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Nixon outlines plan to create new jobs in Missouri

Monday, December 22, 2008 | 12:25 p.m. CST; updated 12:37 p.m. CST, Monday, December 22, 2008

FLORISSANT — Gov.-elect Jay Nixon on Monday outlined his plan to create jobs and support the growth of small businesses.

Nixon released details of his Show Me JOBS economic plan during a stop in Kansas City. He also planned an appearance later Monday at St. Louis Community College at Florissant Valley.

Nixon, a Democrat, said the plan is part of a bipartisan effort to improve Missouri's economy. It is aimed at creating new jobs by supporting small business development and providing incentives for worker training and retraining. It also seeks to bring next-generation automotive jobs to Missouri.

Nixon defeated Republican Kenny Hulshof in the November election, and takes office Jan. 12.

"During these difficult economic times, we must come together, across party lines, to get Missourians working," Nixon said.

"By working together, we'll create new jobs, support small-business growth and foster the high-tech, high-paying industries of the future here in Missouri," Nixon said.

Other legislative leaders also have called for job creation as a way to help Missourians escape the economic doldrums. Last week, incoming House Speaker Ron Richard, a Republican from Joplin, outlined his own "family recovery plan" that focused on job creation, property taxes and raising the standard of living for Missourians.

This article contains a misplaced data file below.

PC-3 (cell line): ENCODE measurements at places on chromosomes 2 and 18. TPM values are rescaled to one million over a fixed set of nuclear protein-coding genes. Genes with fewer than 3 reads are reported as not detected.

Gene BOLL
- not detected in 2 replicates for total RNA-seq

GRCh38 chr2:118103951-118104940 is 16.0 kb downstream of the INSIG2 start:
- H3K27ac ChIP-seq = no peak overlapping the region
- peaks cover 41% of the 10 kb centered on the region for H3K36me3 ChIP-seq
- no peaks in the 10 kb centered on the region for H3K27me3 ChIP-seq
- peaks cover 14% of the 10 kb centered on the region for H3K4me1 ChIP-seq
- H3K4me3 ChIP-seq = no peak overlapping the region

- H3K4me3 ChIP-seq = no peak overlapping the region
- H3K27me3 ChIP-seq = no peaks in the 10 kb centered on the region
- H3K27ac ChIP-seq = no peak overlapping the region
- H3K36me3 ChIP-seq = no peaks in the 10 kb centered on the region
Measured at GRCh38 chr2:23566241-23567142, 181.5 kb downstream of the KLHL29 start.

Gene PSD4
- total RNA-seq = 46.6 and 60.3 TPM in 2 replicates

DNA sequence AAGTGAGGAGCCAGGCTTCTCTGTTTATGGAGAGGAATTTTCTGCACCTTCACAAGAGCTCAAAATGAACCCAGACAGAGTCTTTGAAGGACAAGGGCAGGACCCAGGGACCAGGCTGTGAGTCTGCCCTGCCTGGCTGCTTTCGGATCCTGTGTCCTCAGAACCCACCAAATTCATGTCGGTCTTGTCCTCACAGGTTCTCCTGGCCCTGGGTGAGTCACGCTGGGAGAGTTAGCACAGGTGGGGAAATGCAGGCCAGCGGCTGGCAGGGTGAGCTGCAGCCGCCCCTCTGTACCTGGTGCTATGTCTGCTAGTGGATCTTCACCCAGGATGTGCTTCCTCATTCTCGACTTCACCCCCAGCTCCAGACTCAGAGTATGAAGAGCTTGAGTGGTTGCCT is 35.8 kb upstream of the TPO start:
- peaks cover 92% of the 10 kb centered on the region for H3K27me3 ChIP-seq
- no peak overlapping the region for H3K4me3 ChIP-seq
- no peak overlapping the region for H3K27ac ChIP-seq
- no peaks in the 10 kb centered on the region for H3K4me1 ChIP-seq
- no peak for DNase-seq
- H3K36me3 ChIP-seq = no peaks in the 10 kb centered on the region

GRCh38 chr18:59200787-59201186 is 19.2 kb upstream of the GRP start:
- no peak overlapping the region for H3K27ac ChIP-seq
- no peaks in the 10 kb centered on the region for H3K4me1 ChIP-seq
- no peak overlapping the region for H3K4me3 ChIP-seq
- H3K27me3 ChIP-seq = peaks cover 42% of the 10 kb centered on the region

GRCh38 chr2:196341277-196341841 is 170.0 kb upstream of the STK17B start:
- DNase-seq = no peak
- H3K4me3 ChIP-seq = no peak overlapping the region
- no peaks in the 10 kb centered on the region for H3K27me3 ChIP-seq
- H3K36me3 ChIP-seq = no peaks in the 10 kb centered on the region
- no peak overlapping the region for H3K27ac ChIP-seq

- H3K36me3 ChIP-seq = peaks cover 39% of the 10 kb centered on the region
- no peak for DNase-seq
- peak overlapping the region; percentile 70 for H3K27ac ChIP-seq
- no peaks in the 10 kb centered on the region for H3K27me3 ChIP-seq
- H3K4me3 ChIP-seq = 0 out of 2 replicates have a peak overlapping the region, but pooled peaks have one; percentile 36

And Senate Majority Leader Charlie Shields, a Republican, said the Senate is committed to working with Nixon on job-creating legislation.

Nixon's plan calls for providing low-interest loans, especially to small businesses, through the Missouri Development Finance Board. Funding would come from the 4 percent fee collected on all MDFB tax credits.

Nixon also wants to expand the Missouri Quality Jobs Program, which he said has created jobs with above-average wages and health care benefits.

The plan would create incentives for training that would make employers eligible for tax credits to offset part of the training costs for full-time employees. That training would include tuition at a community college or vocational school. The employer would be reimbursed after the employee reaches the second anniversary with the company.

The Nixon plan would establish an Automotive Manufacturing Task Force. The economic crisis has hit the auto industry particularly hard and cost thousands of Missourians their jobs at plants in the St. Louis and Kansas City areas. Nixon said the goal of the task force is to prepare the state's workers to be at the forefront of producing high-tech, fuel-efficient vehicles.

The current Missouri BUILD Program provides tax credits to help larger businesses expand and create jobs. But under the current program, they must first solicit economic development proposals from other states before becoming eligible for incentives in Missouri. Nixon wants to give the state's economic development director discretion to waive that requirement on a case-by-case basis.


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